Saturday, November 17, 2018
Public safety

Brooksville Police Department closing its doors. Hernando sheriff promises community quality service

BROOKSVILLE -- At the Brooksville Police Department — long bustling with officers and now set to disband — boxes line hallways, desks sit empty and the interim chief sits in an office with bare walls.

After more than 100 years in operation, the department closes June 1. But Hernando County Sheriff’s deputies, who will provide law enforcement to the city, began helping the skeleton Brooksville police staff on patrol this week.

"I no longer have enough people to staff the road ... I have no detectives," said Paul Sireci, former director of public safety at Tampa International Airport. He also had a 44-year career in law enforcement and was hired in March to take over the department.

"People are leaving," he said. "They’re leaving for other jobs."

Of the 30-person staff, one retired, Sireci said. Fifteen applied for Hernando County deputy positions, with eight to be sworn in at the start of June, according to sheriff’s spokesperson Denise Moloney. The agency hired a grant accountant from the city, too, and three other people are in the hiring process for various positions. None hired by the sheriff will take a pay cut, said Sheriff Al Nienhuis. His agency has asked the Florida Retirement System about the officers’ options on their pensions.

Other officers went to nearby agencies. Four each went to the Florida Highway Patrol and Sumter County Sheriff’s Office. One each went to the Pasco County Sheriff’s Office and the Clearwater Police Department, Sireci said.

"These are very good police officers who can work everything from a noise complaint to a murder," he said. "To the people who are hiring these officers, they are getting very experienced, high-trained officers."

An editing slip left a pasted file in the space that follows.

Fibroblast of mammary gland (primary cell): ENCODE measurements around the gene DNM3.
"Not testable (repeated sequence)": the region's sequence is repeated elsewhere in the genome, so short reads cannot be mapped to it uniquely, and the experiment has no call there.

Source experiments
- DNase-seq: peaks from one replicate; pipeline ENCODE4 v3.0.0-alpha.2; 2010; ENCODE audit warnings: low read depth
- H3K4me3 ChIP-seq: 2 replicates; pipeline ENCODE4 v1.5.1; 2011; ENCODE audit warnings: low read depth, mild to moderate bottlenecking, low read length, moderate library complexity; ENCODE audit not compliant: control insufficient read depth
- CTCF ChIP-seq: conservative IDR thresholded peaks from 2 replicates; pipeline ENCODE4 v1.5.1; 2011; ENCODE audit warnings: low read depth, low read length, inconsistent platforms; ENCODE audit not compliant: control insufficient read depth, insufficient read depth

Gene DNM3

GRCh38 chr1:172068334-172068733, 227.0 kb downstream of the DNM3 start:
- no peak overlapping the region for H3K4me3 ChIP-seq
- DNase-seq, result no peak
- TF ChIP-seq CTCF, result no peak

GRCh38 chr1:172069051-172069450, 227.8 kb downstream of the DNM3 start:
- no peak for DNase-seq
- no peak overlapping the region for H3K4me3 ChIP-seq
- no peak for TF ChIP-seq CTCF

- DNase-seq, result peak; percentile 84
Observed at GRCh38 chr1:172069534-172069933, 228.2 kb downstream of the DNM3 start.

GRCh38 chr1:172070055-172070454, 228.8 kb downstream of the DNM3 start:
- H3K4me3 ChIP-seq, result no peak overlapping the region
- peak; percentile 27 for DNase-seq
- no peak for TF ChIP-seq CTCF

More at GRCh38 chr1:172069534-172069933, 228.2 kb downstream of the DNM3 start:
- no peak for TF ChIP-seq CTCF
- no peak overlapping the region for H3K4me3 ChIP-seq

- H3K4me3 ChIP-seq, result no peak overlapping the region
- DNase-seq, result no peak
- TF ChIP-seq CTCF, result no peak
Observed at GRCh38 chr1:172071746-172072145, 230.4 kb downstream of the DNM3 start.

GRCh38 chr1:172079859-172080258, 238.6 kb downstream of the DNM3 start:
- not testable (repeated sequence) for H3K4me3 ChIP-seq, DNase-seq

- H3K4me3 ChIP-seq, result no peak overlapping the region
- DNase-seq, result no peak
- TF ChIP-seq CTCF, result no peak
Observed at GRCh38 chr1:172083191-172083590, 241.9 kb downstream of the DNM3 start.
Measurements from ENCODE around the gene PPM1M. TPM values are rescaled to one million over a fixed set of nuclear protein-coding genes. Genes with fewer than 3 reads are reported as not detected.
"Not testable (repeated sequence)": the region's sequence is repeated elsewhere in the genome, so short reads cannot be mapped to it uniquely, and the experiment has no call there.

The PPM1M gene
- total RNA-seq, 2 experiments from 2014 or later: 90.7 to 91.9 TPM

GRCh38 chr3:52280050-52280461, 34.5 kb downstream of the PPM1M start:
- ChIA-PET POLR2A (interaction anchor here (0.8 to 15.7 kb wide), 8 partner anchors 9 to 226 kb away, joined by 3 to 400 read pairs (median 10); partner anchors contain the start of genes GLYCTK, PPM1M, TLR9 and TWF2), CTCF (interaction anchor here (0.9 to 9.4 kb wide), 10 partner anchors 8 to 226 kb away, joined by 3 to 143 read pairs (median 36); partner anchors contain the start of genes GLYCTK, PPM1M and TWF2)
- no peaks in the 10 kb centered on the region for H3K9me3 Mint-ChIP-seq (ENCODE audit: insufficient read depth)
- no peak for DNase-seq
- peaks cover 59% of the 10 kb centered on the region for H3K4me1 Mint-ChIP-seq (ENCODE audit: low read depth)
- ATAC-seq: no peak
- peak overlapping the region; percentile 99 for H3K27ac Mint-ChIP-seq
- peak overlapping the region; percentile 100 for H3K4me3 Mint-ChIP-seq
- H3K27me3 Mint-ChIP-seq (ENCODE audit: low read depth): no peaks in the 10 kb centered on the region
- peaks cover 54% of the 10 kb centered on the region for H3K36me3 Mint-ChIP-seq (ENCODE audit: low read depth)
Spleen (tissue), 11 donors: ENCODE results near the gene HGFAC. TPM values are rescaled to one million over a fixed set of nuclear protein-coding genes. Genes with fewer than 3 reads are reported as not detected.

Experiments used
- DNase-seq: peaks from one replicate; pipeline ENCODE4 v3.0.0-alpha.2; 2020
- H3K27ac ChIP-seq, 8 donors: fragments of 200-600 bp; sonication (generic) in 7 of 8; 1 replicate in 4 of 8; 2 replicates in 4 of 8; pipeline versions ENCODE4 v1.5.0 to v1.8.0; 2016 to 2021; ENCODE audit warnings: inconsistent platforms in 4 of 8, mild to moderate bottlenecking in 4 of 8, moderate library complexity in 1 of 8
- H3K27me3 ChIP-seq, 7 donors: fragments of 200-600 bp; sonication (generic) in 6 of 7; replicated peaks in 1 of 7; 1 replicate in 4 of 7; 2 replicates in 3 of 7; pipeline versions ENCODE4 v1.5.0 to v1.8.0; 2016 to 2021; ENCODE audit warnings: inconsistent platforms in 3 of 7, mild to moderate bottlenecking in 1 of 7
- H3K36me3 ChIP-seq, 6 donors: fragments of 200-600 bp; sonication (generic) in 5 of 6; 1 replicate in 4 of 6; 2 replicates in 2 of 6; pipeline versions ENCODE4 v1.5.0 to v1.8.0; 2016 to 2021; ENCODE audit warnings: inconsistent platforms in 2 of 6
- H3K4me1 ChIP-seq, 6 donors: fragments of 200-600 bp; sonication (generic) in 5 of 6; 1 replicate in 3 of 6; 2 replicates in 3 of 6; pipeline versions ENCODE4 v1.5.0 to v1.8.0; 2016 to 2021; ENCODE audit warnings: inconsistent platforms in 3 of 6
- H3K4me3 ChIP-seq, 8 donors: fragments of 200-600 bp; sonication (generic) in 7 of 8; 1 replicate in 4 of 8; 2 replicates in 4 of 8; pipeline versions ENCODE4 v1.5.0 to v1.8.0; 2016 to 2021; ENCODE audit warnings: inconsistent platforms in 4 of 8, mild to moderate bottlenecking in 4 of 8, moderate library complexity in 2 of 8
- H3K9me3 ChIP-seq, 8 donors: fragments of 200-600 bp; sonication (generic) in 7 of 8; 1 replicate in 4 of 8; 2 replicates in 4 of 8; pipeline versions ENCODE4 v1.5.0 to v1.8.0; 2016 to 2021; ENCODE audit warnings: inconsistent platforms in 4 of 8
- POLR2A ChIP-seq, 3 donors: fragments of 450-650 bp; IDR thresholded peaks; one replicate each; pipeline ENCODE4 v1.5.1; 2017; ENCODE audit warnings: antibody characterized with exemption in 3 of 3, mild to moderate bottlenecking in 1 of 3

Critics of the City Council’s April 30 vote to disband the police department as a money-saving move worry that the Sheriff’s Office won’t provide the same level of service.

"I would ask that people give us a fair chance," Nienhuis said. "I know my people are dedicated to serving the city and providing a service that is as good, if not better, than what the department was providing."

The Sheriff’s Office will take over the police building at 87 Veterans Ave., as its District 1 office. It will serve as home base for about 60 employees, including at least five detectives, he said. At all times, at least two deputies will be patrolling Brooksville.

High-ranking deputies have begun visiting downtown Brooksville businesses, introducing themselves to owners and residents.

It’s an effort to "put people’s minds at ease," the sheriff said, "because our job is not just to keep people safe, but to make them feel safe."

The Sheriff’s Office will purchase about $255,000 in inventory from the department, including vehicles and various parts, weapons, ammo and other equipment, Sireci said. Of three state-owned military surplus Humvees the department had, one will go to the Sheriff’s Office and two to the Port Richey Police Department.

The Brooksville department also must transfer information — like evidence and reports — that personnel from both agencies are working to move over, he said.

Other than George Turner, who recently was dismissed from his job as police chief, Ed Tincher is the only former chief still living. Tincher owns the Lake Lindsey Mall and Deli.

"I’m kind of heartbroken over what’s happened," he said this week. Money-related strife between the department and city officials is long-standing, he said, and dates back to when he was chief from 1978 to 2008. In his opinion, the council’s bad money management led to the department’s downfall.

"Disbanding has always been a threat when there were budget concerns," Tincher said. "A police department should never be under any political influence — that’s not what their work is about — but it is."

Nienhuis, who is providing law enforcement services at a cheaper rate than the Police Department, said he is hopeful the saved funds will help the city continue to revitalize downtown.

In the meantime, he’ll continue looking for ways to connect with city shareholders and meet their needs.

"We’re going to do everything we possibly can to make it a smooth transition and make sure that the city council and the city residents don’t regret their decision," he said. "I think we are already working toward that."

Contact Megan Reeves at mreeves@tampabay.com. Follow @mareevs.

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